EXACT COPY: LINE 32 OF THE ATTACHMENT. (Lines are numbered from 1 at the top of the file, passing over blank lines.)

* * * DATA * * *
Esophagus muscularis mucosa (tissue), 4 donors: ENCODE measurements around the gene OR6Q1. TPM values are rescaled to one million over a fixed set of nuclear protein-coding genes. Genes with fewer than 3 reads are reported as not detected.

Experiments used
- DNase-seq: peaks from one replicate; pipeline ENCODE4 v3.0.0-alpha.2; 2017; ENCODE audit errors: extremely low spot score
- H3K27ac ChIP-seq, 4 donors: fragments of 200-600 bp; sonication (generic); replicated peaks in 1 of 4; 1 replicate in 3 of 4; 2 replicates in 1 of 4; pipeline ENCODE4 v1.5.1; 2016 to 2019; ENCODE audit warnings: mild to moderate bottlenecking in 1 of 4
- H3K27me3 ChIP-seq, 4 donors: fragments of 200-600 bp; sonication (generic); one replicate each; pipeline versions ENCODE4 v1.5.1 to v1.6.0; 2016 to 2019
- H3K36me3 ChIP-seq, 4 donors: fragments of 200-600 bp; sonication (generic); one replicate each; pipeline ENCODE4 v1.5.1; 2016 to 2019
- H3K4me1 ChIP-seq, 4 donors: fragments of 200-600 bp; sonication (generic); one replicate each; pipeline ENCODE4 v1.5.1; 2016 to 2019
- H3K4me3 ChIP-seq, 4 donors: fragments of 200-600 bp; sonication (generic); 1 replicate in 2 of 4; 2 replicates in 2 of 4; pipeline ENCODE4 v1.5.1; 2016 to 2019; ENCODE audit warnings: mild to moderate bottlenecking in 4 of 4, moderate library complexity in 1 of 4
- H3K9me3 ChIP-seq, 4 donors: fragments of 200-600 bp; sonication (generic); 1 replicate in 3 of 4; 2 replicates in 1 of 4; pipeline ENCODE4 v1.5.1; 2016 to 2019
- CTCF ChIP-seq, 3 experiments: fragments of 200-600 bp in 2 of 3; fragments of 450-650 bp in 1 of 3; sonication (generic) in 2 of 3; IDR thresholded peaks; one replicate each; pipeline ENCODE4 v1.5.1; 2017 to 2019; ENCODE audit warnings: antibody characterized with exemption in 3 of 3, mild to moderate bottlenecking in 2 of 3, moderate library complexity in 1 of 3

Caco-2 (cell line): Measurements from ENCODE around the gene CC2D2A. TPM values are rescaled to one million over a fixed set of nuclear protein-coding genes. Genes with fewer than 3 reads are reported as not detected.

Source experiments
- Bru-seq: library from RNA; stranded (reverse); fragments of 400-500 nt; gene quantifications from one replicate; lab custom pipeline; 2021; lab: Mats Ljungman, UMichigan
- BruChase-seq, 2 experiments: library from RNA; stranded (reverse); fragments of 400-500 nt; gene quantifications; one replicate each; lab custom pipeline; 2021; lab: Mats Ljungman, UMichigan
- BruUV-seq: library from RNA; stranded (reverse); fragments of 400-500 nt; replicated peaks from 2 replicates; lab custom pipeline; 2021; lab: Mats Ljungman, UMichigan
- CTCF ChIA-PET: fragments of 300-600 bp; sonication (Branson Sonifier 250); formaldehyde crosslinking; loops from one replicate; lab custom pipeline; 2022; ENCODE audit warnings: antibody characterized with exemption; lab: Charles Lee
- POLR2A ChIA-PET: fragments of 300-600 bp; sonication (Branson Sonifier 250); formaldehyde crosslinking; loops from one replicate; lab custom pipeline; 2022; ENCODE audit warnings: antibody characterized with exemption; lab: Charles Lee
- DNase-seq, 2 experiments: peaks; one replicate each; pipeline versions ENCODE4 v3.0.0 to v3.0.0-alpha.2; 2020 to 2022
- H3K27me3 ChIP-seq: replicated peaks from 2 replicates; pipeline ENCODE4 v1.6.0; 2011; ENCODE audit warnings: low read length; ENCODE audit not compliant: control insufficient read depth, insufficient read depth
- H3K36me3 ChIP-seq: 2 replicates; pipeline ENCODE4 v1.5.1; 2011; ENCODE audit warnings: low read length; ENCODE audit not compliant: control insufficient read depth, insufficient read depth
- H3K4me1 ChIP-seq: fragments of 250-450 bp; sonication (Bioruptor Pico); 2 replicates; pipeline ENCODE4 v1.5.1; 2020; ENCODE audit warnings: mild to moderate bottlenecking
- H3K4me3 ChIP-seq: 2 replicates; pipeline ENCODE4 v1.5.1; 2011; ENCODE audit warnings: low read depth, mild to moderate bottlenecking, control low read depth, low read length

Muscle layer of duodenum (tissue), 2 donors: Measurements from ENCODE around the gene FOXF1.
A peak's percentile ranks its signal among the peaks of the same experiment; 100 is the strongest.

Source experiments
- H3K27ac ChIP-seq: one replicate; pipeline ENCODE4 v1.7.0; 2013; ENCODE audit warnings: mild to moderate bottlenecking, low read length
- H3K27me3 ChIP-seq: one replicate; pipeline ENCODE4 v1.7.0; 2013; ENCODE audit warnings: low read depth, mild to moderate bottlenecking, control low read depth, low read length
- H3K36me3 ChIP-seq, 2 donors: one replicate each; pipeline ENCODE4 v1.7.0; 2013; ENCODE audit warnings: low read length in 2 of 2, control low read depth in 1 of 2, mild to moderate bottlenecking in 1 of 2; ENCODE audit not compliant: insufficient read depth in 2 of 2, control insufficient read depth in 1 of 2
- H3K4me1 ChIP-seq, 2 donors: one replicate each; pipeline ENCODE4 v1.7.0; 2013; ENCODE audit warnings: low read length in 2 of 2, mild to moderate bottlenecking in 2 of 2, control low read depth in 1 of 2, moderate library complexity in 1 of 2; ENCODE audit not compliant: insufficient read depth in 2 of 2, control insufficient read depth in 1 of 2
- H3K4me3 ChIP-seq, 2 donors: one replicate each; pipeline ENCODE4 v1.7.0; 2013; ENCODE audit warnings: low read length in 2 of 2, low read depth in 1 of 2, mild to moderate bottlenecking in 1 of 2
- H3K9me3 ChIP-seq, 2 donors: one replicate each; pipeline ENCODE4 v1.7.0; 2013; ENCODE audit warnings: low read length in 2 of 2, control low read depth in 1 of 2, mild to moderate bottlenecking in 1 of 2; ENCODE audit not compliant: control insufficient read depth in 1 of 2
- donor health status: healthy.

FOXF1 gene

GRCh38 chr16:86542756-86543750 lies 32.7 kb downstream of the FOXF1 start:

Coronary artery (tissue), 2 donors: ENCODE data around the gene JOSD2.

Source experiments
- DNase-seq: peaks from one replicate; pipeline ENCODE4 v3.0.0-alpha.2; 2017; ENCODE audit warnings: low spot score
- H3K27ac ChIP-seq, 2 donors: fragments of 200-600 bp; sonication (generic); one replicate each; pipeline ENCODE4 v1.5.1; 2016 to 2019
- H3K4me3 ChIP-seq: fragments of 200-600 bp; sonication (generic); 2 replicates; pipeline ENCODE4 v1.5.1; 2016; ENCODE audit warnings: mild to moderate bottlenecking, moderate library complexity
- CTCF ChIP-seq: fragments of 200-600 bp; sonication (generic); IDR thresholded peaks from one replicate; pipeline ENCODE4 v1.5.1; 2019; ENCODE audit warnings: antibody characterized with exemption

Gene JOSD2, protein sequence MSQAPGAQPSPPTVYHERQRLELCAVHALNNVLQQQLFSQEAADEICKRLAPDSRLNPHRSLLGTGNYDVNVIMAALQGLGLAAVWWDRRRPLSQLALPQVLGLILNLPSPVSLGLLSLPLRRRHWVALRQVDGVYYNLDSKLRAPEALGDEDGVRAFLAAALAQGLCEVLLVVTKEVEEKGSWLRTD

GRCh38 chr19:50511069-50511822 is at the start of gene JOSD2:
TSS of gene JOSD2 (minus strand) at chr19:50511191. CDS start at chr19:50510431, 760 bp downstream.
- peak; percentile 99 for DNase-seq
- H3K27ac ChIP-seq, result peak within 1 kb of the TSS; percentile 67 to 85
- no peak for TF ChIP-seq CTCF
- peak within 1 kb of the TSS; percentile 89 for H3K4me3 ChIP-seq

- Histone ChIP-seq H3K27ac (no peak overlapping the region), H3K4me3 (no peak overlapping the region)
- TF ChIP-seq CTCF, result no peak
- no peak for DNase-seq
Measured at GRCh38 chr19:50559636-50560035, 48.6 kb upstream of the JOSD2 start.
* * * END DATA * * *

- donor health status: healthy.